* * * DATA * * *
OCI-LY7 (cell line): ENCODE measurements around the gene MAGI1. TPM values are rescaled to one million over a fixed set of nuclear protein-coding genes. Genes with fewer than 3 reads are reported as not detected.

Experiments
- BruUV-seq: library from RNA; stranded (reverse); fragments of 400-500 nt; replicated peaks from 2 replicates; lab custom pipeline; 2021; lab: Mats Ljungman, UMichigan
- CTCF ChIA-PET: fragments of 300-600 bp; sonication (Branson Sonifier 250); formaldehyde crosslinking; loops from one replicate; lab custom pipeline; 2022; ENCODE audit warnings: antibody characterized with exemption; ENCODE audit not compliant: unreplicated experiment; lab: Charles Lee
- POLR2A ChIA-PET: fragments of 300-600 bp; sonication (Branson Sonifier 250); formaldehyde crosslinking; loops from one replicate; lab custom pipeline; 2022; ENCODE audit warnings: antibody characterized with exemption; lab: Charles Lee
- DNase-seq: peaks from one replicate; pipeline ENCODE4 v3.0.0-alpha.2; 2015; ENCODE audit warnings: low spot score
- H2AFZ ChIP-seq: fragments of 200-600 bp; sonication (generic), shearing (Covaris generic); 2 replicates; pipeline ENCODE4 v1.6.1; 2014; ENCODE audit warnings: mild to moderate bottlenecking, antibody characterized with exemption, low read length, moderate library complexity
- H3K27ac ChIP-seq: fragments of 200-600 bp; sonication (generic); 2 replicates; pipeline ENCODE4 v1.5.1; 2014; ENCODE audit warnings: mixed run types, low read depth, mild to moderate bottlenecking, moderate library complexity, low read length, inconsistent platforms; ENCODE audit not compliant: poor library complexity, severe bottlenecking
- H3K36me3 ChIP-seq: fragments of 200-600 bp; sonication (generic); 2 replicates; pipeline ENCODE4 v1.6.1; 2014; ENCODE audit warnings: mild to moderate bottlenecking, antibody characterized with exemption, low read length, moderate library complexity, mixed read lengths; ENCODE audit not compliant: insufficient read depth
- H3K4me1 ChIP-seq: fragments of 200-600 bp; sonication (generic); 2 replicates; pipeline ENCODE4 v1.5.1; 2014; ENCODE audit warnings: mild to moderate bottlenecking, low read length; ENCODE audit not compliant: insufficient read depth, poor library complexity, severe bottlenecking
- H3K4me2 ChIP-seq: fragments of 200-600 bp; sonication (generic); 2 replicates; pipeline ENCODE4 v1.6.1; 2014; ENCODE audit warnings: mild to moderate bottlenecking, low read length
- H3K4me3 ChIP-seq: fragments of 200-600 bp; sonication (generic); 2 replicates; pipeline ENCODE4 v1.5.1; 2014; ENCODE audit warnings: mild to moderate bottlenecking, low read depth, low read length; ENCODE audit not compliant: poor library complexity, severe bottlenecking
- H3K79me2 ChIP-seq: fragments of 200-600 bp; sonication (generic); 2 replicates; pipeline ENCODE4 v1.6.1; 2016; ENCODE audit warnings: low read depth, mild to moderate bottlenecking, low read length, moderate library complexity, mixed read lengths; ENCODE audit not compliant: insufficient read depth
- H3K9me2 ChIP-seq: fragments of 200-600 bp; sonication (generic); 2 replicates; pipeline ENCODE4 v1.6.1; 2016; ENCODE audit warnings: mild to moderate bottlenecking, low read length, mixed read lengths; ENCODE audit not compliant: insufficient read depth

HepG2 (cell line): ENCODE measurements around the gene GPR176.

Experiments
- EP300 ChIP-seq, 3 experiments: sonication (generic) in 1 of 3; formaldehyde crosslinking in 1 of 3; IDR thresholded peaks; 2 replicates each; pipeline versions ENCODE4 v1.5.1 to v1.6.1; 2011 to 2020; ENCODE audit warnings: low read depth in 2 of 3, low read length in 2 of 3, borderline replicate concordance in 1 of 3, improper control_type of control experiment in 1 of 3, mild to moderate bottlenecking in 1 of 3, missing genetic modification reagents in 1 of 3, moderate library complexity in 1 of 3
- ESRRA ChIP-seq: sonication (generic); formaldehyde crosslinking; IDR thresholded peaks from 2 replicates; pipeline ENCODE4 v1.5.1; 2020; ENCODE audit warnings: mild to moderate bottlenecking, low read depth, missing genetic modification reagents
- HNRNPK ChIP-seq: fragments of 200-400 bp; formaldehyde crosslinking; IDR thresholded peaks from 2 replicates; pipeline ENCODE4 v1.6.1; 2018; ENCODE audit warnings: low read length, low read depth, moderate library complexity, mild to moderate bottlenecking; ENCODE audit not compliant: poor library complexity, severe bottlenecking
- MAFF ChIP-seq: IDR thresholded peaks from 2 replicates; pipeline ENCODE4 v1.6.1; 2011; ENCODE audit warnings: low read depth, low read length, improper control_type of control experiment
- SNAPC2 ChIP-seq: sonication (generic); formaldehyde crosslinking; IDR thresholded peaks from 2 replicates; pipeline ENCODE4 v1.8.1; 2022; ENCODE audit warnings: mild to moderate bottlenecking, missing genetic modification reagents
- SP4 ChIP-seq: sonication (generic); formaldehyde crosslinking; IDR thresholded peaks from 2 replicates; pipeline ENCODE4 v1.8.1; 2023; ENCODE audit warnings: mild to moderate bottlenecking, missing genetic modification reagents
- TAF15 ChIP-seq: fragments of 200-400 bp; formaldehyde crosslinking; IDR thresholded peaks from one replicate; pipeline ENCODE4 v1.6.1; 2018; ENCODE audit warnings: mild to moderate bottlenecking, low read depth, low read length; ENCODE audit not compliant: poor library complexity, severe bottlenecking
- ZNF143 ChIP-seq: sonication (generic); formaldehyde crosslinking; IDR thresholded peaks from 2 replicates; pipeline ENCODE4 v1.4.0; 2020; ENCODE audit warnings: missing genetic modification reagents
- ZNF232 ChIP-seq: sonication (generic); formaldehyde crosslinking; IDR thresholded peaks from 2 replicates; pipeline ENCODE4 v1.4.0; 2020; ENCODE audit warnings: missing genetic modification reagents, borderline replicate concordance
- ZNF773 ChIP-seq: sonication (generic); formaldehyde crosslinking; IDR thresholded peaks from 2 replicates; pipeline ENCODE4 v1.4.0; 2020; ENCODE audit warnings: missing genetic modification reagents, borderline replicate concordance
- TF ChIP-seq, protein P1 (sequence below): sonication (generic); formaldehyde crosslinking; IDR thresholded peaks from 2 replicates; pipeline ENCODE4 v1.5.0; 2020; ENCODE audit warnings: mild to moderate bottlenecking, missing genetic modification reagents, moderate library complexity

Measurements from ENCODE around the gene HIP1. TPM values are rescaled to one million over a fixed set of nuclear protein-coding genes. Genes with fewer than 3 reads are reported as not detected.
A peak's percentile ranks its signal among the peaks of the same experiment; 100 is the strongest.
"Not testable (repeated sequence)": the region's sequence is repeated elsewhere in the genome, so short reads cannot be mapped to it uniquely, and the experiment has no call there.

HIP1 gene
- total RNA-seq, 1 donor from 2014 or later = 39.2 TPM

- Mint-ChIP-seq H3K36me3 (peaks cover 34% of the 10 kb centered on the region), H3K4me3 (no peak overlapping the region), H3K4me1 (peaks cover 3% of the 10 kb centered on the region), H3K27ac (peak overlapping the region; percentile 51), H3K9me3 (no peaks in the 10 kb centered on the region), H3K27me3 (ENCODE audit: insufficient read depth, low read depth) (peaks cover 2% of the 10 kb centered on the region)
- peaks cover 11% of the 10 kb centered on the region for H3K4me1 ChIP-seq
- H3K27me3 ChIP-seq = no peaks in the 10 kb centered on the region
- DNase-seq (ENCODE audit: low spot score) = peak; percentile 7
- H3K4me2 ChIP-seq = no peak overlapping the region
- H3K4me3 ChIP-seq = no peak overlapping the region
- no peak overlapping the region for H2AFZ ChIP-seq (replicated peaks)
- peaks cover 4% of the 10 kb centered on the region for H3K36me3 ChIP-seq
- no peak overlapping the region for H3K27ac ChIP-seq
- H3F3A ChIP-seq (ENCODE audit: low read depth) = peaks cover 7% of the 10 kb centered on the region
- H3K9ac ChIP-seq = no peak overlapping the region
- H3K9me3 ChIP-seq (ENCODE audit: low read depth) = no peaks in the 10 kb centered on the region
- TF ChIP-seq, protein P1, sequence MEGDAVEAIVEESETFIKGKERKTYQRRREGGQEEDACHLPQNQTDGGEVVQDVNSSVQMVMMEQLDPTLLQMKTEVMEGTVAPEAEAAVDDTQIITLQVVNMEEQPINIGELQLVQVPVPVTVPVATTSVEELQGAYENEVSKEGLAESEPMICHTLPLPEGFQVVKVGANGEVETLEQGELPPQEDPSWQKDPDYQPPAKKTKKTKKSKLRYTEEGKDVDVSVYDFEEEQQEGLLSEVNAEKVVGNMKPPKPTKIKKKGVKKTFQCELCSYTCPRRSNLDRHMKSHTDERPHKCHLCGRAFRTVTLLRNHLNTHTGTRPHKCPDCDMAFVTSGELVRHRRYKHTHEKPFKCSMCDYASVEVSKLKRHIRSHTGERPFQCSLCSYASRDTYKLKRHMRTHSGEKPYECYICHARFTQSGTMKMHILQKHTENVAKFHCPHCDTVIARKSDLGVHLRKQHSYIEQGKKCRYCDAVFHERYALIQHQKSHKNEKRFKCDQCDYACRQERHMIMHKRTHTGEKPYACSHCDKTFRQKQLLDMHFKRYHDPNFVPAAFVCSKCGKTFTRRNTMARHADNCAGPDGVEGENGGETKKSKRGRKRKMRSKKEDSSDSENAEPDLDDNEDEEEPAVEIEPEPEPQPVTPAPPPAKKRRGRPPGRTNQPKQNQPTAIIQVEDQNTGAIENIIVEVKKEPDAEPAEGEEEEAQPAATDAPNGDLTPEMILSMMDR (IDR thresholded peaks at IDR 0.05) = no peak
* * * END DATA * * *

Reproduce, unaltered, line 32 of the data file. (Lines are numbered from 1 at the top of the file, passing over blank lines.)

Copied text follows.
- total RNA-seq, 1 donor from 2014 or later = 39.2 TPM